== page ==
List of marine gastropods of South Africa

This list of marine gastropods of South Africa attempts to list all of the sea snails and sea slugs of South Africa, in other words the marine gastropod molluscs of that area. This list is a sub-list of the List of marine molluscs of South Africa.

The gastropods (), more commonly known as snails and slugs, belong to a large taxonomic class of invertebrates within the phylum Mollusca, called Gastropoda. This class comprises snails and slugs from saltwater, from freshwater, and from the land. There are many thousands of species of sea snails and slugs, as well as freshwater snails, freshwater limpets, and land snails and slugs.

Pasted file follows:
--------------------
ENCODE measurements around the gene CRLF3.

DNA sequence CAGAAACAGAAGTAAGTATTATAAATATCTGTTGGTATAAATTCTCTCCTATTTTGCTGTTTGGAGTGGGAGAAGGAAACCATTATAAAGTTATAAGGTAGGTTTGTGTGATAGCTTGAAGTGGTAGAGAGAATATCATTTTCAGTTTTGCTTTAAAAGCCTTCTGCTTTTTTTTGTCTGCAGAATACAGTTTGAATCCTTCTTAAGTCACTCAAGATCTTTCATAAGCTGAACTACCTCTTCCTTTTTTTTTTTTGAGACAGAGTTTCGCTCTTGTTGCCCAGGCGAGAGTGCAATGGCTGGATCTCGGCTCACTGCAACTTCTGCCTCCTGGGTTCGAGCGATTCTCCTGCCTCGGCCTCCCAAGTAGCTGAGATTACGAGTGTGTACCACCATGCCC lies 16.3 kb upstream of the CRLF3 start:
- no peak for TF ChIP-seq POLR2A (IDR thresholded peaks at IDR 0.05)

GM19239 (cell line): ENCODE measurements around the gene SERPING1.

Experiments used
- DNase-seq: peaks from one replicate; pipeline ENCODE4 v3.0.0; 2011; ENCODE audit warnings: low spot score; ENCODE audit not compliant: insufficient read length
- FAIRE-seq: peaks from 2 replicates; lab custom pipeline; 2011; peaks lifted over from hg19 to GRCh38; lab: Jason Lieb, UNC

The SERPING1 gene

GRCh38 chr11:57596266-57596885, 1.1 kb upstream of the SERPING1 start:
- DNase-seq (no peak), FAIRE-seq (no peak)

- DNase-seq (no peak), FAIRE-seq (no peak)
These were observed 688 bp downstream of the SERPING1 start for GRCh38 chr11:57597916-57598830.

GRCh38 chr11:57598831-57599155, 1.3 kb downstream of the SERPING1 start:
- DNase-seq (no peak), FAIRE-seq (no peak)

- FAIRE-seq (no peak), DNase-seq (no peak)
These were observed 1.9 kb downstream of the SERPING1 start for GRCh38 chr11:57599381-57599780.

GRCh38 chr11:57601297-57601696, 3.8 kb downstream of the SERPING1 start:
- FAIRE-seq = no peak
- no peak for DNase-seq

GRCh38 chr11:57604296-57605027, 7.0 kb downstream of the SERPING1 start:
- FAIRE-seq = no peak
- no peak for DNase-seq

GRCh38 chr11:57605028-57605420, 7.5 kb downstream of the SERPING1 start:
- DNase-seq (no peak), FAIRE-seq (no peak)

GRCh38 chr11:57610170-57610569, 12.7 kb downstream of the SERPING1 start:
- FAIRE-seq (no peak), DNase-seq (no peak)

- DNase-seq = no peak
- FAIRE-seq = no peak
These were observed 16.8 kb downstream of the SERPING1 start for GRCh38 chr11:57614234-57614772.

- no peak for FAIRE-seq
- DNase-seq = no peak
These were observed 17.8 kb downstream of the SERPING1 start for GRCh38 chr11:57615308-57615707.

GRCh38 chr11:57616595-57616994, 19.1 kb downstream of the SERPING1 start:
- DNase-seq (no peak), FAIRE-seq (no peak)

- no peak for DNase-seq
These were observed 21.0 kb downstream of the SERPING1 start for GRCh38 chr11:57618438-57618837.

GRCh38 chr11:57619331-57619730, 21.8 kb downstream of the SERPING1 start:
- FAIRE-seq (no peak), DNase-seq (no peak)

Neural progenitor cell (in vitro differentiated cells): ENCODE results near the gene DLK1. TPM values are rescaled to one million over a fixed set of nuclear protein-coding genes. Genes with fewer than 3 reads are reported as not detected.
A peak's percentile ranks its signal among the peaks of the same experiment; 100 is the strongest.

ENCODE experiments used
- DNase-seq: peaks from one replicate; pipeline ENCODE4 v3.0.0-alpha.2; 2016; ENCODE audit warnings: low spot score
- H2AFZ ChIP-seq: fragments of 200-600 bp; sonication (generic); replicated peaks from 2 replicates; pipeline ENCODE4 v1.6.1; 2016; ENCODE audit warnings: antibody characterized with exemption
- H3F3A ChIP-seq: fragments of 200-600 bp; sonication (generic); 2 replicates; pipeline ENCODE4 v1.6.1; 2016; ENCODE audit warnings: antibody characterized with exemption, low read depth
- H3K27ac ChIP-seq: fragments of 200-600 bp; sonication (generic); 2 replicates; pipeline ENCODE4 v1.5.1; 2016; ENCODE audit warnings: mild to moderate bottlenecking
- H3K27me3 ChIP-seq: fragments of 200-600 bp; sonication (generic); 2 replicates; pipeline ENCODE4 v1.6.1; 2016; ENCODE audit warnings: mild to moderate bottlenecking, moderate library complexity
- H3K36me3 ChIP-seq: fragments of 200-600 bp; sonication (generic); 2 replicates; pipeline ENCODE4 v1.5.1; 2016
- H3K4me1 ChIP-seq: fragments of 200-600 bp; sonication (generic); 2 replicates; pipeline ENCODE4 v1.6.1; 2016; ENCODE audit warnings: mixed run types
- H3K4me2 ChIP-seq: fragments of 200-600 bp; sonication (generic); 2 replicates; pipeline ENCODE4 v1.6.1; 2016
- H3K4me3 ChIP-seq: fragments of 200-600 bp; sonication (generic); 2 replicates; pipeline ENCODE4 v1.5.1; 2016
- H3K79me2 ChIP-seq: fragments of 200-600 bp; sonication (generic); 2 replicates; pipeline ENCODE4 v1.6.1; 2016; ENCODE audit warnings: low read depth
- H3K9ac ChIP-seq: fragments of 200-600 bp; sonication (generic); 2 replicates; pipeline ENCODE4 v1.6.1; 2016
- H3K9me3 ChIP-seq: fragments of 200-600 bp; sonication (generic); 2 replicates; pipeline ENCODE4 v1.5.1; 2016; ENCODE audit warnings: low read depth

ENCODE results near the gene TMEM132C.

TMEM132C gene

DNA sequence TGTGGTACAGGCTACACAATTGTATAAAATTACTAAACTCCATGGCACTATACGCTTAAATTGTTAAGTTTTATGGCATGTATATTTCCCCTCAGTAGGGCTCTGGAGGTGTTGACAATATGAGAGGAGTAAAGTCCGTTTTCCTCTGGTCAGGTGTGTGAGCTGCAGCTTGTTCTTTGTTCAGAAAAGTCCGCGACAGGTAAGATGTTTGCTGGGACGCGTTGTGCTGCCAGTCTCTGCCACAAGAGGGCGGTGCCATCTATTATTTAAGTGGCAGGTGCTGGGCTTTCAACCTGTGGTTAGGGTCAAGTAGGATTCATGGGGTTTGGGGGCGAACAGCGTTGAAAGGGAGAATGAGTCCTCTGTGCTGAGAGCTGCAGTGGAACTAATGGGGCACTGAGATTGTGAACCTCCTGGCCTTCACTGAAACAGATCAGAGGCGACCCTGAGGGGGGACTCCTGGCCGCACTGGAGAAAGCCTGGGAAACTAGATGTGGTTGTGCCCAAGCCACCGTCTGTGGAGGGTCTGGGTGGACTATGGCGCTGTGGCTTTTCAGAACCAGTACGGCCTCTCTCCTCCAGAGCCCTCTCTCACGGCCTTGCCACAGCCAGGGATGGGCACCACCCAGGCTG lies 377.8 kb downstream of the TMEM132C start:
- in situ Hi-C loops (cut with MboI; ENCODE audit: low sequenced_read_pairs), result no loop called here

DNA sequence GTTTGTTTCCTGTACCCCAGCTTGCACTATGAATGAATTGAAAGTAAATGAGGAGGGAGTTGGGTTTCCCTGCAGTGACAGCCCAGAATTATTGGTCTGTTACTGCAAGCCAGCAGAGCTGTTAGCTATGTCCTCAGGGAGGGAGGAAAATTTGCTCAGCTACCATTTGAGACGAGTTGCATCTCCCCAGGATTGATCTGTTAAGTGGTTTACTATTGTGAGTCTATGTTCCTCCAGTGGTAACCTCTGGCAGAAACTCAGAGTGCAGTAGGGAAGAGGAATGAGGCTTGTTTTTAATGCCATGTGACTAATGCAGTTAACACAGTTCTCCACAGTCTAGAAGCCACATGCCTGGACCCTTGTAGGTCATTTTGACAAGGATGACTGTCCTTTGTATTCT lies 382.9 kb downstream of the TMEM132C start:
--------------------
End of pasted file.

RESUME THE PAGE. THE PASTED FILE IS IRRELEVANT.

The class Gastropoda contains a vast total of named species, second only to the insects in overall number. The fossil history of this class goes back to the Late Cambrian. , 721 families of gastropods are known, of which 245 are extinct and appear only in the fossil record, while 476 are currently extant with or without a fossil record.

Gastropoda (previously known as univalves and sometimes spelled "Gasteropoda") are a major part of the phylum Mollusca, and are the most highly diversified class in the phylum, with 65,000 to 80,000 living snail and slug species. The anatomy, behavior, feeding, and reproductive adaptations of gastropods vary significantly from one clade or group to another. Therefore, it is difficult to state many generalities for all gastropods.

Napier, Western Cape